I recently learned of a couple of breeding colonies in Western Newfoundland where 20-25 pairs of Black-headeds are nesting in mixed colonies with Ring-billeds (p.c. Dave Brown). Although the two don't overlap seasonaly in St. John's, when they do come into contact, they have no problem feeding side-by-side at sewage outflows. I'm convinced that Black-headeds are just as likely - if not more likely - to be found with Ring-billeds as they are with Bonaparte's; this seems to be the current trend and I imagine this association will only continue to increase. Thinking back to my lifer Black-headed, it too was an adult that spent the winter associating with Ring-billeds along the Chicago lakefront.

I can't help but wonder what sort of Black-headed numbers we'll see in the United States in the distant future. Although not yet with a prevailing presence in the states, it does seem to be increasing much faster than the still "vague" Little Gull.

I was able to capture a couple of amature videos of this bird. Note its kek-kek call which is considerably different than the smaller Bonaparte's:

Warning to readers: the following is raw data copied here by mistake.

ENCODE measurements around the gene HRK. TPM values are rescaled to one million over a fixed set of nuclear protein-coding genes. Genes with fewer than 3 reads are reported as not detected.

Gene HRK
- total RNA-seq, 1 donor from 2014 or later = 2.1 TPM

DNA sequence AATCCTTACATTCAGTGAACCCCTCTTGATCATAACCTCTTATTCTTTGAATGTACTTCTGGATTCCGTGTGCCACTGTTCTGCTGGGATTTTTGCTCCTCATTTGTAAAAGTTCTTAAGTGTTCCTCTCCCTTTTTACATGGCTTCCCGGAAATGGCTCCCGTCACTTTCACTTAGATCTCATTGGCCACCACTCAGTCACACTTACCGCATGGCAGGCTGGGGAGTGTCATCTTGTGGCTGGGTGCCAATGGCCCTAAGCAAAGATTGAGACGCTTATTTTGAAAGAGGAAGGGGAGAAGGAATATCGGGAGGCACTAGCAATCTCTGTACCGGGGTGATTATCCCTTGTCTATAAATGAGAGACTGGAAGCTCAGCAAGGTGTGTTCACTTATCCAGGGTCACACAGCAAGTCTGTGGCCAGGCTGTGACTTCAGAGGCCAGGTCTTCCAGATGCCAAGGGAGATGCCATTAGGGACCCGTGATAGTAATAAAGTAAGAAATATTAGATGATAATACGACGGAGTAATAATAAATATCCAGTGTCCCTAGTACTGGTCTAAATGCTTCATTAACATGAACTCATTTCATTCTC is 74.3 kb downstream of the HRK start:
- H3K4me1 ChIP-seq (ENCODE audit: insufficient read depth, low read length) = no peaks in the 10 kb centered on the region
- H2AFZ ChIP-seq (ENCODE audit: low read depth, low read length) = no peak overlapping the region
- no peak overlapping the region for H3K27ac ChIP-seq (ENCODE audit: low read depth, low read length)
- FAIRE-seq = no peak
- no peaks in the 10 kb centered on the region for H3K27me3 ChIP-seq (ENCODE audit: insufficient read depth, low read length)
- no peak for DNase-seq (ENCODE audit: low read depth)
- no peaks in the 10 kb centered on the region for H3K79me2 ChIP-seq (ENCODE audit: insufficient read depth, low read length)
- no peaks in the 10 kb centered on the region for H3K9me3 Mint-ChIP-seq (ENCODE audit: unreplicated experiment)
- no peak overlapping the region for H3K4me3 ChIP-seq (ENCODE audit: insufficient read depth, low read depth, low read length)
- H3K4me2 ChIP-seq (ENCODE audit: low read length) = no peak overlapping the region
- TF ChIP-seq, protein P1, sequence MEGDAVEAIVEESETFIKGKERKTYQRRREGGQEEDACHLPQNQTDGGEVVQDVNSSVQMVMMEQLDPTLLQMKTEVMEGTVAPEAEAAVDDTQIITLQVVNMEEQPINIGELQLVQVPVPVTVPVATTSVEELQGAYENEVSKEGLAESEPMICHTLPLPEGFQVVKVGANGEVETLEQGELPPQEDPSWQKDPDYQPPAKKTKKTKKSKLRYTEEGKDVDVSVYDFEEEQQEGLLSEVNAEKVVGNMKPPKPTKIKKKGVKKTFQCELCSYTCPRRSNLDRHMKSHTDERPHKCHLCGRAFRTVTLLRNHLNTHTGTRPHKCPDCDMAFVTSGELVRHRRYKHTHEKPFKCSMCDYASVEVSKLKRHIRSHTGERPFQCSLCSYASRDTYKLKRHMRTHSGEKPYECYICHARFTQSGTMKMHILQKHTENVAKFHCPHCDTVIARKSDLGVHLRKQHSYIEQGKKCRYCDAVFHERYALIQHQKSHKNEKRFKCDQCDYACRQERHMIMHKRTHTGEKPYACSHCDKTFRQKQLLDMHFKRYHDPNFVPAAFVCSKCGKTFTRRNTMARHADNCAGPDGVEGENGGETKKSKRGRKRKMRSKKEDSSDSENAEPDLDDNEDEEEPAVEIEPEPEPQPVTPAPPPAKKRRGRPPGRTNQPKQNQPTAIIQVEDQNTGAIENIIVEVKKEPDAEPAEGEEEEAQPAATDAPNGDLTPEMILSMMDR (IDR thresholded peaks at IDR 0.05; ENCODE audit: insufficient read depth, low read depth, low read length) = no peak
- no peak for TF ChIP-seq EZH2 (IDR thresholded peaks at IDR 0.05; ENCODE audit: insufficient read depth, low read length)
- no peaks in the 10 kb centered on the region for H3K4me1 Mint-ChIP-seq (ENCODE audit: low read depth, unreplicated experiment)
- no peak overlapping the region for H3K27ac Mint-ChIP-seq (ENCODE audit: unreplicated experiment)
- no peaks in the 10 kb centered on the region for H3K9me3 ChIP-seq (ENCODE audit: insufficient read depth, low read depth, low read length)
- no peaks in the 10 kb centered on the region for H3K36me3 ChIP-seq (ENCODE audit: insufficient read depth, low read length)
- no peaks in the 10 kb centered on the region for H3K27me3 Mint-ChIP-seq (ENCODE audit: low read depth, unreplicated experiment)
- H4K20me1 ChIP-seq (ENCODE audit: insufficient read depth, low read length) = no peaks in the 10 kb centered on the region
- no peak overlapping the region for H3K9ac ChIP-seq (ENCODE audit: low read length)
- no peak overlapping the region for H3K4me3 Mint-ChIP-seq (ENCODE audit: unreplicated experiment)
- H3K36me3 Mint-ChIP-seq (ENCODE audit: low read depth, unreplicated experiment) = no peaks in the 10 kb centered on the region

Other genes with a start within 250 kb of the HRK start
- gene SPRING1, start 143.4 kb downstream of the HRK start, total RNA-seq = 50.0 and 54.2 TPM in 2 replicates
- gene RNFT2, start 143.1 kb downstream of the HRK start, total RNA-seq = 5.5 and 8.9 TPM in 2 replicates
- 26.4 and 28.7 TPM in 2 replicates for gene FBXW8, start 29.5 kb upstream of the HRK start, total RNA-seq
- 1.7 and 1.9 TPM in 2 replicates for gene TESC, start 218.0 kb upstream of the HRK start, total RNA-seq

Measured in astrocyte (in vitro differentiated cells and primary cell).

Edit: it should be noted that individuals found in the St. John's area do not allow close approach by humans and are rarely found at the local landfill (p.c. Dave Brown).

05 December 2011

Little Gull and Lake Charleston, IL

Not too long ago, Little Gull was considered rare but annual in Illinois. I'm told that with enough effort, diligent birders were able to observe this species every Fall along the lakefront up until the early 1990s. Subsequently, lakefront records were supplanted by increased sightings on large lakes in the central and southern portion of the state. Lakes such as Clinton Lake became the more expected site for Little Gull, although its status was never elevated beyond rare to very rare.

Fall records have always been more numerous than Spring, and so when "zero" birds were documented in the Fall of 2000, Little's provisional status was revisited. Due to the paucity of records around the turn of the century, the IORC placed Little Gull back on the Review List in 2002 (click here for this list).

2010 and 2011 sightings from Lake Charleston in Coles County, IL - records pending.